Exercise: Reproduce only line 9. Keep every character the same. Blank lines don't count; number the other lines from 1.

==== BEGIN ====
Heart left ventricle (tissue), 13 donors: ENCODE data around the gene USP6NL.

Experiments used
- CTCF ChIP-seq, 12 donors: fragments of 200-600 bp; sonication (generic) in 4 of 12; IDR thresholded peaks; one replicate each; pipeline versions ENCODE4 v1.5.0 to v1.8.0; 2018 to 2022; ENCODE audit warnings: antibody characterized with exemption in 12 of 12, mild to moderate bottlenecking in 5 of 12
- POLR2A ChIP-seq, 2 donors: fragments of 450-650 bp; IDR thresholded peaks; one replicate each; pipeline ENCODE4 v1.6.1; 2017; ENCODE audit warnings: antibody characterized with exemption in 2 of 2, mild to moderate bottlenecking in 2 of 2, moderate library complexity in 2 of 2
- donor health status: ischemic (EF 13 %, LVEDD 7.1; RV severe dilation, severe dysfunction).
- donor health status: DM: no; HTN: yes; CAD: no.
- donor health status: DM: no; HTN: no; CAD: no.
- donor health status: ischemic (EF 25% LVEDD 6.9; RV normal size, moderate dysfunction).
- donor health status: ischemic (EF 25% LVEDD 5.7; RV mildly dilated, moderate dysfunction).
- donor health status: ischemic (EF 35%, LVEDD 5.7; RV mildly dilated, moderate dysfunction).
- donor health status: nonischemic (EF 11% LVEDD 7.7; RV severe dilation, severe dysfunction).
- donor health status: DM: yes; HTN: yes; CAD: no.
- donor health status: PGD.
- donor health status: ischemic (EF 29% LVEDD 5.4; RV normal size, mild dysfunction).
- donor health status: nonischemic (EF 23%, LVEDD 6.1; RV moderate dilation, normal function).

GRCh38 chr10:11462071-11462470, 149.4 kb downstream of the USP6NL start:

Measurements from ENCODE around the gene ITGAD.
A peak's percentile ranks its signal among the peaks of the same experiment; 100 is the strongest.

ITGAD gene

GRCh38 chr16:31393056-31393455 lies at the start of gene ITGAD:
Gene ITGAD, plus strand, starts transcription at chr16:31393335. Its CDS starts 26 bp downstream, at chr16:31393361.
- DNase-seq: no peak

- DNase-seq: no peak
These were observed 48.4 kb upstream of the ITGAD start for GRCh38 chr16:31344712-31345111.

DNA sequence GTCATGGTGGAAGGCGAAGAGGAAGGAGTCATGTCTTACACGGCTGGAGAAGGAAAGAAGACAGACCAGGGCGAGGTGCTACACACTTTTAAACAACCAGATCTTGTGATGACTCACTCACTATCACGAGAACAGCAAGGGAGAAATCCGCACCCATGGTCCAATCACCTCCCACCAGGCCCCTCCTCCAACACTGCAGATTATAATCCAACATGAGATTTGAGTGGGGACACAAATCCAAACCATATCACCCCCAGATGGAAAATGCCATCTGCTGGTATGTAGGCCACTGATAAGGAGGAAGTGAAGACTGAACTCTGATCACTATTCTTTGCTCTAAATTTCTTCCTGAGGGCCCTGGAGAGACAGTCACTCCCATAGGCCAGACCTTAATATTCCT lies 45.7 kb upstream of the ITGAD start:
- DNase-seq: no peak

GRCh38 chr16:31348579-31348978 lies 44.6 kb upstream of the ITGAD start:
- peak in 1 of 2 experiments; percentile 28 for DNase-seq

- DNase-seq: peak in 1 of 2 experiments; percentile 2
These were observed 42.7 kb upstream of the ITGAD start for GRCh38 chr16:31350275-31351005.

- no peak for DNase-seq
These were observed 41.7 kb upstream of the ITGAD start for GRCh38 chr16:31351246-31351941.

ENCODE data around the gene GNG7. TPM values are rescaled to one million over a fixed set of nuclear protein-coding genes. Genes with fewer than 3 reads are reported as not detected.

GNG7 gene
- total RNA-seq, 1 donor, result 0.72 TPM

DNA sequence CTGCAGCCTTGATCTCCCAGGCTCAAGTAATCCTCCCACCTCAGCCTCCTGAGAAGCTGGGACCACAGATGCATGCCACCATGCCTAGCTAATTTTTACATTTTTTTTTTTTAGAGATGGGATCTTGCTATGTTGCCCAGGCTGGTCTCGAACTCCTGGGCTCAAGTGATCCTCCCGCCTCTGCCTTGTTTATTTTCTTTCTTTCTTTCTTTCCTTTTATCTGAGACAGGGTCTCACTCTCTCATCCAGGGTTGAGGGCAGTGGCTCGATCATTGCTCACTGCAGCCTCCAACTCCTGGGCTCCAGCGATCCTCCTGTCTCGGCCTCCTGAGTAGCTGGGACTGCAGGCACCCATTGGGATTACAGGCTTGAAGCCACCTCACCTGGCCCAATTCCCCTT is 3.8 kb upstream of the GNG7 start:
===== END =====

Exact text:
- donor health status: ischemic (EF 25% LVEDD 5.7; RV mildly dilated, moderate dysfunction).